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Re: File::Find seems grossly inefficient for performing simple file tasks

by chrestomanci (Priest)
on Apr 26, 2013 at 15:42 UTC ( #1030862=note: print w/ replies, xml ) Need Help??


in reply to File::Find seems grossly inefficient for performing simple file tasks

There where a couple of blog posts on the speed of the many CPAN modules avalable for file finding.

There looks to be quite a selection avalable. File::Find looks to be fastest. There are alternatives with different APIs for the programmer that you may find easer to use, but some are rather slow.

The author looks be same person as rjbs here, but that is not certain as there are no links from one account to the other.


Comment on Re: File::Find seems grossly inefficient for performing simple file tasks
Re^2: File::Find seems grossly inefficient for performing simple file tasks
by taint (Chaplain) on Apr 26, 2013 at 19:46 UTC
    @DrHyde, @BrowserUk, @chrestomanci.
    Greetings to all of you, and thank you for your replies!
    While I can completely understand the conclusion all of you arrived at;
    Please let me take the time to clarify "grossly inefficient", as to my intended assessment.
    I was referring to the volume of code (source) that find2perl emitted as an alternative to the shell' find && rm script.
    So to be clear; I do/have not found Perls' File::Find to be "grossly inefficient", but rather; it appeared (to me) that the code/source required to achieve the same results in Perls' File::Find, was much greater than tha shells' counterpart.
    I definitely meant no disrespect to Perl || Perls' File::Find. :)

    @chrestomanci
    The links you provided made for some interesting reading -- thanks!

    Best wishes.

    --chris

    #!/usr/bin/perl -Tw
    use perl::always;
    my $perl_version = "5.12.4";
    print $perl_version;

      Hmmm, that type of comparison does not really make sense to me.

      If I want to find all the lines that contains the letters "ab" in a file, using shell script, I can just write:

      grep ab file.txt

      If I want to do that in a Perl one-liner, there is just no way I can do that in just 8 characters plus the name of the file. Just the "perl -e " sequence has 8 characters, and I haven't even started to give the code of my Perl script. The script could be as short as something like this:

      perl -ne 'print if /ab/' file.txt

      (Maybe someone will find some way of doing it shorter, but that's not the point.)

      There is just no way a Perl program could be as simple (as concise, as short) as a simple shell command, but it makes no sense to compare them. A shell command may contain hundreds or thousands of code source lines. If you go this way, I could also include all the code that I want or need in an x.pl file and then say that:

      grep ab file.txt can be replaced by the following: x.pl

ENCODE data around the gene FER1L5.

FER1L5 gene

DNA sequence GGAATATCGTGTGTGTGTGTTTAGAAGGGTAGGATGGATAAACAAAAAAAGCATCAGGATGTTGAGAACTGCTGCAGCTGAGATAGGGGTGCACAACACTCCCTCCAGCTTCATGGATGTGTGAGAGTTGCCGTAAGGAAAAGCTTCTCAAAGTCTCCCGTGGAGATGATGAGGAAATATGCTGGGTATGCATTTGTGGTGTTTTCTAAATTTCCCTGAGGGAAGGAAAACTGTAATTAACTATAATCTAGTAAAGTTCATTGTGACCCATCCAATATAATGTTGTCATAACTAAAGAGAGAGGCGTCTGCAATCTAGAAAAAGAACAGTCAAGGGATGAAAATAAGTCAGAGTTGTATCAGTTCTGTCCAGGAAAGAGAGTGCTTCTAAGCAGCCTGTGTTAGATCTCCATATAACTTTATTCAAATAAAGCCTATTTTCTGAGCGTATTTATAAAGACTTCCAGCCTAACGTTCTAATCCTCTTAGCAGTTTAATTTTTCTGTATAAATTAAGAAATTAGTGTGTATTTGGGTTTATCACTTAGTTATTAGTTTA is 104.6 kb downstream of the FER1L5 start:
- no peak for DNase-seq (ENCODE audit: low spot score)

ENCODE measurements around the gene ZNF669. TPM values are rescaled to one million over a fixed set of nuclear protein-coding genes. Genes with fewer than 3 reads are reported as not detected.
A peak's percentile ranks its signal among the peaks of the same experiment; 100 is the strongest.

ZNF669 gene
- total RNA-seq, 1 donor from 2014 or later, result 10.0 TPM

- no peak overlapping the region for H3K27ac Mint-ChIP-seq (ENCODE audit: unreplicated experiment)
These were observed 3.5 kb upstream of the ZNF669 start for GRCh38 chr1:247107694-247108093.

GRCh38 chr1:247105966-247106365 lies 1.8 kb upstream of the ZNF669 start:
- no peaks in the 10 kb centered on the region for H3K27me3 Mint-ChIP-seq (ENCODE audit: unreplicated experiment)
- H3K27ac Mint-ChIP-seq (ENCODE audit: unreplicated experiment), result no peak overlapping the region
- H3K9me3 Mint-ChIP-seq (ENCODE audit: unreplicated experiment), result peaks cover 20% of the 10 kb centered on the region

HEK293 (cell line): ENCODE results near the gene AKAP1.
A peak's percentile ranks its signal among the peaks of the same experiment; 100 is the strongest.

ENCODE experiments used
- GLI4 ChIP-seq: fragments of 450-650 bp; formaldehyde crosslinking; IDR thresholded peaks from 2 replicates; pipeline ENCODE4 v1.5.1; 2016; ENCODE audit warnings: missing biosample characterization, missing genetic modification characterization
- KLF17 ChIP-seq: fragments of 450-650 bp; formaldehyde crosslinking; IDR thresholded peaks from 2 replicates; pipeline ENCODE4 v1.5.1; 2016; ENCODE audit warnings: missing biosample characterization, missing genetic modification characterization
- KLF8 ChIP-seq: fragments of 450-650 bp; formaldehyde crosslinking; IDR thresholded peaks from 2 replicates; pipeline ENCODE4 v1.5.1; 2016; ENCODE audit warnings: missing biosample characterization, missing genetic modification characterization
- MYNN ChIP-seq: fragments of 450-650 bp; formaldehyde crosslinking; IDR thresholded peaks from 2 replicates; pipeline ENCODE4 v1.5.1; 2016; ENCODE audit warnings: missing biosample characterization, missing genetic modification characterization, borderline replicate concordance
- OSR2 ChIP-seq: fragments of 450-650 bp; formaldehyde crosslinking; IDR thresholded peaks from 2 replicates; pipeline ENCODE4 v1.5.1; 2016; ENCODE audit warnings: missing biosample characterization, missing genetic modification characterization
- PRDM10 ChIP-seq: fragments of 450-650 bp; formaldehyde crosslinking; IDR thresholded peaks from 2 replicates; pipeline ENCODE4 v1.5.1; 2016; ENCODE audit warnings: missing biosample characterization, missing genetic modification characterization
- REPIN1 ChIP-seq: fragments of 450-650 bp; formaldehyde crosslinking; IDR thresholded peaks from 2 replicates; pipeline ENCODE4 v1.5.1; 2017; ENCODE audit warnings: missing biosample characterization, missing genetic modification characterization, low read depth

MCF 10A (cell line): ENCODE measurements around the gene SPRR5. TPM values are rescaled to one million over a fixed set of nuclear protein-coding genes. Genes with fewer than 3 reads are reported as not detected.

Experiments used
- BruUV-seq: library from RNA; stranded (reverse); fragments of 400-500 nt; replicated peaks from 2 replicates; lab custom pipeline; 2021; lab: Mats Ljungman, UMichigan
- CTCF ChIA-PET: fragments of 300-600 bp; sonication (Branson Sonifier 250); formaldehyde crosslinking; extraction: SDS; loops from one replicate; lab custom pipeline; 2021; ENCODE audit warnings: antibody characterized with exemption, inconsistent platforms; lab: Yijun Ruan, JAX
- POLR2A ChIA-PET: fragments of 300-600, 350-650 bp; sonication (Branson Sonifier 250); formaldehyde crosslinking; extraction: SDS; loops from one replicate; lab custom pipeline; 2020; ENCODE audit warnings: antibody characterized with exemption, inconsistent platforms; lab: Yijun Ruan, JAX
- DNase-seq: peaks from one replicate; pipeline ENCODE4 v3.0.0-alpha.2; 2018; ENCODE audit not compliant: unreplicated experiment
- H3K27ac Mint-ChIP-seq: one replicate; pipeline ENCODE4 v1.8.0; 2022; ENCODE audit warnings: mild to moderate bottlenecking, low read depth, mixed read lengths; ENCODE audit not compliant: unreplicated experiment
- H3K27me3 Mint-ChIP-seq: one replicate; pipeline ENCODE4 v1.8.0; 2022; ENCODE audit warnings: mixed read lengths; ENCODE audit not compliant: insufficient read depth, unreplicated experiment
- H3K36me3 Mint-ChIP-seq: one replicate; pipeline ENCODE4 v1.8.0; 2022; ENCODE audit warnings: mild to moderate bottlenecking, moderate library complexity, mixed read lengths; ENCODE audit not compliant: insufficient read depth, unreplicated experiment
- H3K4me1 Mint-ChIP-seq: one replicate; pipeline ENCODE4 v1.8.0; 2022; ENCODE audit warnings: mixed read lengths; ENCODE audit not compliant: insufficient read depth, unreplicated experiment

which shows that Perl is far more concise than the shell or almost pretty anything else.

      I should add that I don't know many languages where something like this:

      perl -ne 'print if /ab/' file.txt

      can be coded so concisely (or course, sed and awk could do that, but we are again comparing things that are not really comparable).

        Greetings Laurent_R,
        The "find" in this case, has nothing to do with finding something within a file. But rather, is an attempt to find files themselves. :)
        It is a search, that attempts to find all files within a certain range; in this case, over a certain age. Hence, all the chatter about ctime, atime, etc...
        Hope this clears things up, a bit. :)

        Best wishes.

        --chris

        #!/usr/bin/perl -Tw
        use perl::always;
        my $perl_version = "5.12.4";
        print $perl_version;

      So to be clear; I do/have not found Perls' File::Find to be "grossly inefficient", but rather; it appeared (to me) that the code/source required to achieve the same results in Perls' File::Find, was much greater than tha shells' counterpart.

      Yes, we understand, you run screaming at sunset because you think the sky is burning

      Sure, it takes more code. That's what happens when you try to use a general purpose language instead of a task-specific mini-language.
        Greetings all,
        In the end, I ended up simply using a "system" call within Perl:
        #!/usr/bin/perl -w use strict; use POSIX qw(strftime); $|++; my $gmtstring = strftime "%F %H:%I:%S", localtime; my $filename = "symlinked-iso-file-with-limited-lifetime"; my $arg1 = ('-XP . -type l -cmin'); my $arg2 = ('+15'); my $arg3 = ('xargs rm'); system("/usr/bin/find $arg1 $arg2 | $arg3");
        It's just going to have to do, until I become more proficient in Perl.

        Thank you all again, for all your time, consideration, and patience. :)

        --chris

        #!/usr/bin/perl -Tw
        use perl::always;
        my $perl_version = "5.12.4";
        print $perl_version;

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